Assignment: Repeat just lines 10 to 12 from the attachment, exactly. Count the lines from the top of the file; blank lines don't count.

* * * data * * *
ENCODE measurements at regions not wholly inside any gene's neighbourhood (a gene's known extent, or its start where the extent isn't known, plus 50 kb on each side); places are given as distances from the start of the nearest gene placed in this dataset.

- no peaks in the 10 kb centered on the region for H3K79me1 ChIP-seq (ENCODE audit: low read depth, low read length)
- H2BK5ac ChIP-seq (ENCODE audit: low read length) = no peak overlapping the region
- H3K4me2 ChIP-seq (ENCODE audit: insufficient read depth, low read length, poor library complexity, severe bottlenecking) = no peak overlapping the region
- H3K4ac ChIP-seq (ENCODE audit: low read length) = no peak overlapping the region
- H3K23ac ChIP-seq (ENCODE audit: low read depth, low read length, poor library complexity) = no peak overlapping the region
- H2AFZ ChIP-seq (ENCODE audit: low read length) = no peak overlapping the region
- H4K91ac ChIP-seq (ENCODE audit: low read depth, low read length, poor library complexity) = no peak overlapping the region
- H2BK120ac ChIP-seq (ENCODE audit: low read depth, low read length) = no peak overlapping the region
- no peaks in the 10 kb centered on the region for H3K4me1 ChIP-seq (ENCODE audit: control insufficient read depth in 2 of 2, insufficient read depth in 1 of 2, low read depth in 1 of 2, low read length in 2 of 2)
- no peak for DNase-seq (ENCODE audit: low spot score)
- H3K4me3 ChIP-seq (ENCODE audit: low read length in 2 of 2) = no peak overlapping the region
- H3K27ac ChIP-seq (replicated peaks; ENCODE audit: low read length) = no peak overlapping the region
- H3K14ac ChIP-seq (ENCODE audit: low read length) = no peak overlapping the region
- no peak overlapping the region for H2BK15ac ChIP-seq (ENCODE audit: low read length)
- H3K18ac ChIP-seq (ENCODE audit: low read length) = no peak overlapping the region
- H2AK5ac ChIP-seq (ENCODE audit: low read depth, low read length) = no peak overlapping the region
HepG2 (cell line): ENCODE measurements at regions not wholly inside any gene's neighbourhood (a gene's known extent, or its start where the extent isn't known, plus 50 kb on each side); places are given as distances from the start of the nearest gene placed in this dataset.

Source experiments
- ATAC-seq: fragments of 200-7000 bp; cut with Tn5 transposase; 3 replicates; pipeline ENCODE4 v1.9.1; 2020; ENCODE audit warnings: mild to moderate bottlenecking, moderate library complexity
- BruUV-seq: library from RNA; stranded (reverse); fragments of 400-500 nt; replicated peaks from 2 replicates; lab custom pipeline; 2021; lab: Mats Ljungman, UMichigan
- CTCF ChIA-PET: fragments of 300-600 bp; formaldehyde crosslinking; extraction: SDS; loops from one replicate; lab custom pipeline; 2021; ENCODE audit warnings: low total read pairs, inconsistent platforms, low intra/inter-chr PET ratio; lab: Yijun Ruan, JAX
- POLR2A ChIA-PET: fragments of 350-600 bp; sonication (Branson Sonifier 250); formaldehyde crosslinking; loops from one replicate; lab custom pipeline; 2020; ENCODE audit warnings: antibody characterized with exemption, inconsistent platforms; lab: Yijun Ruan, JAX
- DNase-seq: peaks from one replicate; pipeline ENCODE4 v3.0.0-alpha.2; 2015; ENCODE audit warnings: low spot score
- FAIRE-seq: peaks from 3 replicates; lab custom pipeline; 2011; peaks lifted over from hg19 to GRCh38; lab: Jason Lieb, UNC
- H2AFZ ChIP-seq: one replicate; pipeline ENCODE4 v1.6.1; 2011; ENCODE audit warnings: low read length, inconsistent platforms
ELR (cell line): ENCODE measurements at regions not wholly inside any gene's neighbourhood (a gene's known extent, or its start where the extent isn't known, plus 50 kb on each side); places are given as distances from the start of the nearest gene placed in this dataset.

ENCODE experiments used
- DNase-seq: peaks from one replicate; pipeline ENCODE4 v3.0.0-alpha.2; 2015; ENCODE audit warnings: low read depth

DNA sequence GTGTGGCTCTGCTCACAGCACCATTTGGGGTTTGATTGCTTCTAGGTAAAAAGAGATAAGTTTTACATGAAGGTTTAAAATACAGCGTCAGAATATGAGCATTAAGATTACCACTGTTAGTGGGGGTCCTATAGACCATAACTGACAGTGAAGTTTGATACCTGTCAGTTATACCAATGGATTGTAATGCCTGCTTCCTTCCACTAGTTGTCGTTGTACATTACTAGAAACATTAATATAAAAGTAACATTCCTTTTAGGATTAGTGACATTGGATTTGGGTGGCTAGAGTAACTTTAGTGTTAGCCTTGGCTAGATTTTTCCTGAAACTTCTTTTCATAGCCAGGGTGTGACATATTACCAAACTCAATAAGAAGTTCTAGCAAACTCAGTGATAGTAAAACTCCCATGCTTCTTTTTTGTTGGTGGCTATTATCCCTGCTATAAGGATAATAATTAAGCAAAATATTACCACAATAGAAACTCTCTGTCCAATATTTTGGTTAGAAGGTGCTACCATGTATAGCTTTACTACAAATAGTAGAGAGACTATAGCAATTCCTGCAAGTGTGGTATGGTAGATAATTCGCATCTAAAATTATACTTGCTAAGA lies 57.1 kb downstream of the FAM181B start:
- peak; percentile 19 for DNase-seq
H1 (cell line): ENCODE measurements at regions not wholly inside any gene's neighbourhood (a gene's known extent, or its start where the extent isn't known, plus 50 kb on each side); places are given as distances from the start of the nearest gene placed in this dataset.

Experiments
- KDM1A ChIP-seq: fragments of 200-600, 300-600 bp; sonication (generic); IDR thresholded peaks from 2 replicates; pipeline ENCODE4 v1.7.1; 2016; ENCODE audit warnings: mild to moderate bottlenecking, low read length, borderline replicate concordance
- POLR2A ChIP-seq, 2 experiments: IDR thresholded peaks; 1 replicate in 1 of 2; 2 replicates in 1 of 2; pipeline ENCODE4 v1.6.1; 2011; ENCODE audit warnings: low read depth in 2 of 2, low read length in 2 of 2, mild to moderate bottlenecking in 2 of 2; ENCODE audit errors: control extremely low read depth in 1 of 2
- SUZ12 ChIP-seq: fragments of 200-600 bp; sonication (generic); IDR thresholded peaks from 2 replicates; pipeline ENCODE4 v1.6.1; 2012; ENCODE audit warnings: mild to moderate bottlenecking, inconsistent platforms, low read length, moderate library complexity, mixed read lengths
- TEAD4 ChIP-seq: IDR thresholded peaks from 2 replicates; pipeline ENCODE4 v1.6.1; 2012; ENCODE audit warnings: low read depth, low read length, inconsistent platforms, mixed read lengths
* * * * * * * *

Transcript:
- no peaks in the 10 kb centered on the region for H3K4me1 ChIP-seq (ENCODE audit: control insufficient read depth in 2 of 2, insufficient read depth in 1 of 2, low read depth in 1 of 2, low read length in 2 of 2)
- no peak for DNase-seq (ENCODE audit: low spot score)
- H3K4me3 ChIP-seq (ENCODE audit: low read length in 2 of 2) = no peak overlapping the region